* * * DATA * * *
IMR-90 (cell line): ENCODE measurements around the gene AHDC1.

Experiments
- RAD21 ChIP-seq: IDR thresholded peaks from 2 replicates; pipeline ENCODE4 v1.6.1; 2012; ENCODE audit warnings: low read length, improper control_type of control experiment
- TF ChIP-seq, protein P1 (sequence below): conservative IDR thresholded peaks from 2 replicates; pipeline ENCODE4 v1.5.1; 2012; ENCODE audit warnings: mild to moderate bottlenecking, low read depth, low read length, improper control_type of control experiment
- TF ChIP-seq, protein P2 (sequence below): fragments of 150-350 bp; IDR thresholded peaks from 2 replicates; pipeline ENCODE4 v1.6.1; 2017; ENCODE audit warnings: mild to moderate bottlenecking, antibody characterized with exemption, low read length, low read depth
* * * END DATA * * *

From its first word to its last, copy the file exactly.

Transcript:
IMR-90 (cell line): ENCODE measurements around the gene AHDC1.

Experiments
- RAD21 ChIP-seq: IDR thresholded peaks from 2 replicates; pipeline ENCODE4 v1.6.1; 2012; ENCODE audit warnings: low read length, improper control_type of control experiment
- TF ChIP-seq, protein P1 (sequence below): conservative IDR thresholded peaks from 2 replicates; pipeline ENCODE4 v1.5.1; 2012; ENCODE audit warnings: mild to moderate bottlenecking, low read depth, low read length, improper control_type of control experiment
- TF ChIP-seq, protein P2 (sequence below): fragments of 150-350 bp; IDR thresholded peaks from 2 replicates; pipeline ENCODE4 v1.6.1; 2017; ENCODE audit warnings: mild to moderate bottlenecking, antibody characterized with exemption, low read length, low read depth